Active Directory Group Policy and/or
Microsoft System Center Configuration Manager (SCCM) and/or
On the individual computer by using the “Computer Management” MMC and/or
Script (Powershell, VBScript, JScript, CMD, etc.) – Yes, secRMM is 100% scriptable

Another good thing about the secRMM “BlockOfficeMacrosOnDevice” feature is that it supports Office 2016, 2013, 2010, 2007 and 2003.  It probably supports even older versions but we could not find an older version than 2003 to install and test with!

If you are concerned about Macro-based malware, now you can have this additional help by using secRMM.

The screenshots below will show you what we discussed above.

In the first 2 screenshots, we are just turning on the rule (we used the “Computer Management” MMC).  It is just a checkbox, on or off.  You must be an Administrator on the computer to be able to access the secRMM rules.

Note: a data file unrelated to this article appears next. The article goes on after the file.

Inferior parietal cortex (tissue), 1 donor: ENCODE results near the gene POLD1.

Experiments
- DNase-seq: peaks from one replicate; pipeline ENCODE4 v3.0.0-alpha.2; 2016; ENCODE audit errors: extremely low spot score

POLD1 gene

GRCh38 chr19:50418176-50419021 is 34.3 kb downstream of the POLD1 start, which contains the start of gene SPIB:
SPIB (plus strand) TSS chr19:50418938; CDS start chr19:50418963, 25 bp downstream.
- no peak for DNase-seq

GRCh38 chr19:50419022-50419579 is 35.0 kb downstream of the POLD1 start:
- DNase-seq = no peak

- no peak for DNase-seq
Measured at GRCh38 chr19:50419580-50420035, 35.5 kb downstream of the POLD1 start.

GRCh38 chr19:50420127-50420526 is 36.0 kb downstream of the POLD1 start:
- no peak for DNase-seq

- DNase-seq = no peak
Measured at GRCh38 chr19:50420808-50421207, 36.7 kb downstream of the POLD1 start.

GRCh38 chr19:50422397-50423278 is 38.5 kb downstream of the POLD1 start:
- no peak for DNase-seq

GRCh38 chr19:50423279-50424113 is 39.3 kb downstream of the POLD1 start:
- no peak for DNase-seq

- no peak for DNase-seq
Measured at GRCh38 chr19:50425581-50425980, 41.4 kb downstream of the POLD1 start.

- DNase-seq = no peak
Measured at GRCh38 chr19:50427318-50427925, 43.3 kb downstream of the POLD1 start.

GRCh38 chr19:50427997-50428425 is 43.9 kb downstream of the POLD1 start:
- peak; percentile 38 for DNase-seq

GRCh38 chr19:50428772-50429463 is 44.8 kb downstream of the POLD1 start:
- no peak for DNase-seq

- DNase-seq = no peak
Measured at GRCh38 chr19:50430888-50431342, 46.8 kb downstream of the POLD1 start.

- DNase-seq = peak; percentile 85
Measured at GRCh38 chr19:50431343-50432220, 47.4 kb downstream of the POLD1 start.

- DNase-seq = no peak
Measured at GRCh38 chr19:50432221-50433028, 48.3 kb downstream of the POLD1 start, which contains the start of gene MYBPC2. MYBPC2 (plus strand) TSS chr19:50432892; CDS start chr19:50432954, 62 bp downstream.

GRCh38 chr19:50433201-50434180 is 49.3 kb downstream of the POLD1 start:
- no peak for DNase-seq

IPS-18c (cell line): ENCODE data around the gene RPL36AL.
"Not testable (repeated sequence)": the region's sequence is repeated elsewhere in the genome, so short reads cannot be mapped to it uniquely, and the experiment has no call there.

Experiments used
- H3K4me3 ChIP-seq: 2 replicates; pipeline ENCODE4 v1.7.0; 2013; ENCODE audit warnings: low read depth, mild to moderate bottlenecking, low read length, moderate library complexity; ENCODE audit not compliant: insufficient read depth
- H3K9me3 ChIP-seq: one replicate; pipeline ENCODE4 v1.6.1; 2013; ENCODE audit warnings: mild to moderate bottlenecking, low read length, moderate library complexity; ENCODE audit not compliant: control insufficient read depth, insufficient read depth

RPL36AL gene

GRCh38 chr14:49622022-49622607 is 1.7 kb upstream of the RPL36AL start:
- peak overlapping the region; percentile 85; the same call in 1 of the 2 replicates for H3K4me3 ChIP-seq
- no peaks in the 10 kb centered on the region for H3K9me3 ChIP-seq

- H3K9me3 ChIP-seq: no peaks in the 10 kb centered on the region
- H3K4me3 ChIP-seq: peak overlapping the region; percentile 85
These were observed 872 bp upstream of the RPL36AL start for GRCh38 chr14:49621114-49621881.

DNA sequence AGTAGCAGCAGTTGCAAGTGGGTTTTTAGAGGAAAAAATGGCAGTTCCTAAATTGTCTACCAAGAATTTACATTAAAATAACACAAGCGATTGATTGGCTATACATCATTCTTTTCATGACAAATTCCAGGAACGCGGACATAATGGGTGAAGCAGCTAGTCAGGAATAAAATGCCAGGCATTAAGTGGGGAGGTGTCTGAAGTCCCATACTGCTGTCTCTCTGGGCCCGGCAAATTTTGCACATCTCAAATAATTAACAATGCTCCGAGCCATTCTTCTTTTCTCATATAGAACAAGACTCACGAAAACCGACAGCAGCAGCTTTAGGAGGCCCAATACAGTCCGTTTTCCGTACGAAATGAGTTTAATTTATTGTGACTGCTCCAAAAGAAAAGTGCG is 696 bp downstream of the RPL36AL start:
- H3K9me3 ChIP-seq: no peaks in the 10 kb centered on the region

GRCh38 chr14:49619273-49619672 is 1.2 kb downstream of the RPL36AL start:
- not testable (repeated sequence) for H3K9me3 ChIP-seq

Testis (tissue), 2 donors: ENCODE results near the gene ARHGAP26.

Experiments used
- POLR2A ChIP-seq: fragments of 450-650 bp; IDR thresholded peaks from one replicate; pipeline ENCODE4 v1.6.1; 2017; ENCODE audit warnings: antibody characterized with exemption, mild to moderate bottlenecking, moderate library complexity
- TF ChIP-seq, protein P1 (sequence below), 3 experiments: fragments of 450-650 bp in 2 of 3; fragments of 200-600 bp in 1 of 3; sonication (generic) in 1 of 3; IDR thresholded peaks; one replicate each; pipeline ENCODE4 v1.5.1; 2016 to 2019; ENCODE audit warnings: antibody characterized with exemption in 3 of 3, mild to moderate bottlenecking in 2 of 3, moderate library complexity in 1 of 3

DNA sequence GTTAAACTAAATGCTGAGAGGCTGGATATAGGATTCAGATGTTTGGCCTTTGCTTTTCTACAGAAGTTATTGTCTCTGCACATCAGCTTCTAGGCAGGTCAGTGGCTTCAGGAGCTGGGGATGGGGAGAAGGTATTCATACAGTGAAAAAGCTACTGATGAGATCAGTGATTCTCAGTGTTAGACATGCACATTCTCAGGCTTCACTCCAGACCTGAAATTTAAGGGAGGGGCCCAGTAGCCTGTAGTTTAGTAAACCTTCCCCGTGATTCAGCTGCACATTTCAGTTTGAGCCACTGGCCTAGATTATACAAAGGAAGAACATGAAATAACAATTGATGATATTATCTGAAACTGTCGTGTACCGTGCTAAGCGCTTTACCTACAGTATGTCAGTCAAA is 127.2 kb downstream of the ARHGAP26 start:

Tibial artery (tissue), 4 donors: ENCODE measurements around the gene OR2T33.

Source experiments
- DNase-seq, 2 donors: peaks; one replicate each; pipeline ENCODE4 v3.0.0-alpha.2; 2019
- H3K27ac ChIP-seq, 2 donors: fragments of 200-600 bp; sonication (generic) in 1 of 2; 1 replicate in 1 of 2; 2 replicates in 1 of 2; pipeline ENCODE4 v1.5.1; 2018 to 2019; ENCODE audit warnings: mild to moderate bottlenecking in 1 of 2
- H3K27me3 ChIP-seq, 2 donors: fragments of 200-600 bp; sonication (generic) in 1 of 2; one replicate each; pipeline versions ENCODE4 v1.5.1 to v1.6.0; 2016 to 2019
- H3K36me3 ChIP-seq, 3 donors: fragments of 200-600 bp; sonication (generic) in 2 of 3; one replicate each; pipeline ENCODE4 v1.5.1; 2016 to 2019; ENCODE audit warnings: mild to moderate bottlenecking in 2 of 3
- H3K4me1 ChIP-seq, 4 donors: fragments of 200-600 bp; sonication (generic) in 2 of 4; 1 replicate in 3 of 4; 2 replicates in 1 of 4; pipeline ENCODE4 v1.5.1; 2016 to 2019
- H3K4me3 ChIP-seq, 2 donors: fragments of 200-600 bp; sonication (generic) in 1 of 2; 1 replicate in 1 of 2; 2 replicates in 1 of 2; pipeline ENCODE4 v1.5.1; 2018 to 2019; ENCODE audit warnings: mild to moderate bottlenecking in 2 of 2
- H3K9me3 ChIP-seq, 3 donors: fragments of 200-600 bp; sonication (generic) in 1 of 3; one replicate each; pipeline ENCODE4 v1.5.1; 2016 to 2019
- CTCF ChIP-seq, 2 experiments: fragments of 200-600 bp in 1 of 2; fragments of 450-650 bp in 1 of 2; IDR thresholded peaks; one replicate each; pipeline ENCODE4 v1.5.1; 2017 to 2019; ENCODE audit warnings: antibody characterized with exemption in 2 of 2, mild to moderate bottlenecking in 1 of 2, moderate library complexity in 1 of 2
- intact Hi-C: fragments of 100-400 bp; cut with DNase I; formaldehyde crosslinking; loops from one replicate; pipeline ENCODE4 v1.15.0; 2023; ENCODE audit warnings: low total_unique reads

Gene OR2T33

The next 3 screen shots show you what the end-user will experience when they go to open an Office document with a macro(s) embedded within it.  The first 2 screen shots are from explorer.  The third screen shot is if they try to use a command window.  Note that this blocking functionality will also apply if they first open the Office program and then do a File->Open operation from within the Office program.

Now, as the IT and/or security Administrator, you will also be able to see in the event log that this condition has occurred (i.e. an end-user tried to open an Office document on a removable storage device and the Office document had a macro(s) embedded within it).

The screen shot below has a lot of information contained within it.  First, it tells you that a “BLOCK MACROS ON DEVICE ACTIVE” event occurred (in the secRMM event log, that is event id 514).  It tells you the user who tried to open the Office document (in the screen shot, this is CONTOSO\Angela).  Next, it tells you about the removable storage device.  Next, it tells you the program that tried to open the Office document.  In this case, it is Winword.exe.  The last line is kind of long but it is really the most detailed so we break it down below the screen shot.